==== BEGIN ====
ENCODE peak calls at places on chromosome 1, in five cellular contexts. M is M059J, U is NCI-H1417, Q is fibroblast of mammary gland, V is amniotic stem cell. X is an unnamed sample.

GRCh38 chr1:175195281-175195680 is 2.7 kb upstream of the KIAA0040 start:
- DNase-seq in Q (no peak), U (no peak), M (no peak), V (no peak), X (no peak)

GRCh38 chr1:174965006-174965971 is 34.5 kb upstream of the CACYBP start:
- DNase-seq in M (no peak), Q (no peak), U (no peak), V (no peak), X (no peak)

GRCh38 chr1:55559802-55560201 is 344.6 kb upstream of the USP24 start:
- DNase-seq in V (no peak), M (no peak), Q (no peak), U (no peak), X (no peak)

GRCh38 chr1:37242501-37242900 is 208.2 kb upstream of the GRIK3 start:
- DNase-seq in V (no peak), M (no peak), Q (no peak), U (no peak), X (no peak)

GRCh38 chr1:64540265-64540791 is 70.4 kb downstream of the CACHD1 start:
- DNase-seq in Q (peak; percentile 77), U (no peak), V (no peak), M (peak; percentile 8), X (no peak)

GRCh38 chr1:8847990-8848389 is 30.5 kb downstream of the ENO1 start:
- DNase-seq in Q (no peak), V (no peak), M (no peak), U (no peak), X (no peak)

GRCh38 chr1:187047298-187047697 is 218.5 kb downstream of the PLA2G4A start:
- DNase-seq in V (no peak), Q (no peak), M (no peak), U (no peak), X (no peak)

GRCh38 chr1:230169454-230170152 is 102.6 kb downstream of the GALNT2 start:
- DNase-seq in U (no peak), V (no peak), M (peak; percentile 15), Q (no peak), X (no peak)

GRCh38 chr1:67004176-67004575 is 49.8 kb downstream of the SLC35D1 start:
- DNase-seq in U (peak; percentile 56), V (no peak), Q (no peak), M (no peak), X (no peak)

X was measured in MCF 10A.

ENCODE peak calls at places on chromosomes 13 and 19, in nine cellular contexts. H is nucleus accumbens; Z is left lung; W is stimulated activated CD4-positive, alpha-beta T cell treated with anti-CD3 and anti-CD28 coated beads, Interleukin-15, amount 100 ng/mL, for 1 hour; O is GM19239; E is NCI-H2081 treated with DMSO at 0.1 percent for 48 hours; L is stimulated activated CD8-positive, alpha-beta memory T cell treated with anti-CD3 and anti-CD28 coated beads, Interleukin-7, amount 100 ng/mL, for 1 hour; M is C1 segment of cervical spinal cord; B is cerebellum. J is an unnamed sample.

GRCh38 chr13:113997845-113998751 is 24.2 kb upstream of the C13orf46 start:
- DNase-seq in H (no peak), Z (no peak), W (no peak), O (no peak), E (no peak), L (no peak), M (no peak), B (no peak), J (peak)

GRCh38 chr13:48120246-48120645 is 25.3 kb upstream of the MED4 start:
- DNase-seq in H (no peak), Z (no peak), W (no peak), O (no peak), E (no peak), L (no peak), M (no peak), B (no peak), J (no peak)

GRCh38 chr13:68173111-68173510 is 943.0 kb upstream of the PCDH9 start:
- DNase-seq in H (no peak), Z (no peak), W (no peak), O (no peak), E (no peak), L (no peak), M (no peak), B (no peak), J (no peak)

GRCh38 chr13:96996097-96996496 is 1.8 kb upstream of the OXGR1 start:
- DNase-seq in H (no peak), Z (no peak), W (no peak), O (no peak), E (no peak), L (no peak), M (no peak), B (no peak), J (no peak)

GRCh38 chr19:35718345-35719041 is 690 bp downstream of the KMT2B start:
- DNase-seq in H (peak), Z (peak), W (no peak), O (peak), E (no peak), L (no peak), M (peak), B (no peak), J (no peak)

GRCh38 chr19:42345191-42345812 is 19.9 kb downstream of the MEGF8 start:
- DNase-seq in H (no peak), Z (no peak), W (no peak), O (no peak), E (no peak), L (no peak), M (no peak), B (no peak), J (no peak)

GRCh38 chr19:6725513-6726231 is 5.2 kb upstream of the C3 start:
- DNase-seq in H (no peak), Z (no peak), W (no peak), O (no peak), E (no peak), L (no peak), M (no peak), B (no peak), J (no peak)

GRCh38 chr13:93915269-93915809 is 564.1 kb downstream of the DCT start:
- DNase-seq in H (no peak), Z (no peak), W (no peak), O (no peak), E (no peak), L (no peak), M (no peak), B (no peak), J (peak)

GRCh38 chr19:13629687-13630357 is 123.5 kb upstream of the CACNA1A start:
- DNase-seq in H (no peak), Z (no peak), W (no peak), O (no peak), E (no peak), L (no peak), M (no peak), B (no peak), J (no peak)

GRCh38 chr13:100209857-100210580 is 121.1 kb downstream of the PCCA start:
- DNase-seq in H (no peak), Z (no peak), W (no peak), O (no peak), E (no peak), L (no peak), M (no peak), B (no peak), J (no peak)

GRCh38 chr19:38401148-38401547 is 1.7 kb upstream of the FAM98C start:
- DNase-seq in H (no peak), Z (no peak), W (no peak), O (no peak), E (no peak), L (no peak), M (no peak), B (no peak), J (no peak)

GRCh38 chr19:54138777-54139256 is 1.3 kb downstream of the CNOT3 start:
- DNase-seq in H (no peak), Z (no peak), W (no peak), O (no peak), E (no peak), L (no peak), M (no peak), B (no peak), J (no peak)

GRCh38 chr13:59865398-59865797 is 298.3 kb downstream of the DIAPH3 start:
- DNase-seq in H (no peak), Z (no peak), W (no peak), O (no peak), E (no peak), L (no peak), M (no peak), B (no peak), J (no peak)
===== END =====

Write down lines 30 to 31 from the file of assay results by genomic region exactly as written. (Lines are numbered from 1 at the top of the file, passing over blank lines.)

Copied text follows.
GRCh38 chr19:35718345-35719041 is 690 bp downstream of the KMT2B start:
- DNase-seq in H (peak), Z (peak), W (no peak), O (peak), E (no peak), L (no peak), M (peak), B (no peak), J (no peak)